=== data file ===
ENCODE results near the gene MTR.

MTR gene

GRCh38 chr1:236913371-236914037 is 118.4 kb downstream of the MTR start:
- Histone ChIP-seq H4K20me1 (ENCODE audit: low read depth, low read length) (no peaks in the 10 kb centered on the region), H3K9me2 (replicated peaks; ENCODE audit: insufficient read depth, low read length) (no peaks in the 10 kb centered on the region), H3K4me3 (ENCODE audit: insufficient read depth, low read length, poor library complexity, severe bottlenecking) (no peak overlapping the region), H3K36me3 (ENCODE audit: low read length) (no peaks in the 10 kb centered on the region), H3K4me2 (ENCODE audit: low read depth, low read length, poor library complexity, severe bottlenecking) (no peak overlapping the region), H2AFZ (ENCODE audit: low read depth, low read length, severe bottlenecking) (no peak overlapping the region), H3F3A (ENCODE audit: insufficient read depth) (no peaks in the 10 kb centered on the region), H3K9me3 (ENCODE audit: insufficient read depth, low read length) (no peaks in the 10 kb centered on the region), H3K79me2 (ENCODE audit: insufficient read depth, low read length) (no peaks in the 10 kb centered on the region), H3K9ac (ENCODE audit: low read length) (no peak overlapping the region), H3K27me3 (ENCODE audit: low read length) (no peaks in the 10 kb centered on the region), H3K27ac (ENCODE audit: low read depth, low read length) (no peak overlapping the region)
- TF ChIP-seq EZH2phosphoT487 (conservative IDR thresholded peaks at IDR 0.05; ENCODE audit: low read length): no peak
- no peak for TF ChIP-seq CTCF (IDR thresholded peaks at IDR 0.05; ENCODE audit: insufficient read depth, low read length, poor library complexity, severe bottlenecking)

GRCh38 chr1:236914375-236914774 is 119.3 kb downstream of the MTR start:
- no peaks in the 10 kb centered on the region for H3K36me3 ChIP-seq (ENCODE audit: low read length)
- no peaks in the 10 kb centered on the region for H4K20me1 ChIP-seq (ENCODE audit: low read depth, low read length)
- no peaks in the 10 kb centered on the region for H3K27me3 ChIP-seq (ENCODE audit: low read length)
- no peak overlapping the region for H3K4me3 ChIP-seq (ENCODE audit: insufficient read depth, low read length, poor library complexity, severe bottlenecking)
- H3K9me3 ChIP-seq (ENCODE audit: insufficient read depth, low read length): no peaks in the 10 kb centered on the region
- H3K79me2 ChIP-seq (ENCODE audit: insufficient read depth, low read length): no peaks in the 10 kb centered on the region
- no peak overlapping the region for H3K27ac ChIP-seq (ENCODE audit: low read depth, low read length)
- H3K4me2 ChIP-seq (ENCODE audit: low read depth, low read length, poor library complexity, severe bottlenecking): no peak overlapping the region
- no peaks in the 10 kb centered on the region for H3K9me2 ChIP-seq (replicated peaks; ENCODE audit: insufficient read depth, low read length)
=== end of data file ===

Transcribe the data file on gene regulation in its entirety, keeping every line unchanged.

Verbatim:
ENCODE results near the gene MTR.

MTR gene

GRCh38 chr1:236913371-236914037 is 118.4 kb downstream of the MTR start:
- Histone ChIP-seq H4K20me1 (ENCODE audit: low read depth, low read length) (no peaks in the 10 kb centered on the region), H3K9me2 (replicated peaks; ENCODE audit: insufficient read depth, low read length) (no peaks in the 10 kb centered on the region), H3K4me3 (ENCODE audit: insufficient read depth, low read length, poor library complexity, severe bottlenecking) (no peak overlapping the region), H3K36me3 (ENCODE audit: low read length) (no peaks in the 10 kb centered on the region), H3K4me2 (ENCODE audit: low read depth, low read length, poor library complexity, severe bottlenecking) (no peak overlapping the region), H2AFZ (ENCODE audit: low read depth, low read length, severe bottlenecking) (no peak overlapping the region), H3F3A (ENCODE audit: insufficient read depth) (no peaks in the 10 kb centered on the region), H3K9me3 (ENCODE audit: insufficient read depth, low read length) (no peaks in the 10 kb centered on the region), H3K79me2 (ENCODE audit: insufficient read depth, low read length) (no peaks in the 10 kb centered on the region), H3K9ac (ENCODE audit: low read length) (no peak overlapping the region), H3K27me3 (ENCODE audit: low read length) (no peaks in the 10 kb centered on the region), H3K27ac (ENCODE audit: low read depth, low read length) (no peak overlapping the region)
- TF ChIP-seq EZH2phosphoT487 (conservative IDR thresholded peaks at IDR 0.05; ENCODE audit: low read length): no peak
- no peak for TF ChIP-seq CTCF (IDR thresholded peaks at IDR 0.05; ENCODE audit: insufficient read depth, low read length, poor library complexity, severe bottlenecking)

GRCh38 chr1:236914375-236914774 is 119.3 kb downstream of the MTR start:
- no peaks in the 10 kb centered on the region for H3K36me3 ChIP-seq (ENCODE audit: low read length)
- no peaks in the 10 kb centered on the region for H4K20me1 ChIP-seq (ENCODE audit: low read depth, low read length)
- no peaks in the 10 kb centered on the region for H3K27me3 ChIP-seq (ENCODE audit: low read length)
- no peak overlapping the region for H3K4me3 ChIP-seq (ENCODE audit: insufficient read depth, low read length, poor library complexity, severe bottlenecking)
- H3K9me3 ChIP-seq (ENCODE audit: insufficient read depth, low read length): no peaks in the 10 kb centered on the region
- H3K79me2 ChIP-seq (ENCODE audit: insufficient read depth, low read length): no peaks in the 10 kb centered on the region
- no peak overlapping the region for H3K27ac ChIP-seq (ENCODE audit: low read depth, low read length)
- H3K4me2 ChIP-seq (ENCODE audit: low read depth, low read length, poor library complexity, severe bottlenecking): no peak overlapping the region
- no peaks in the 10 kb centered on the region for H3K9me2 ChIP-seq (replicated peaks; ENCODE audit: insufficient read depth, low read length)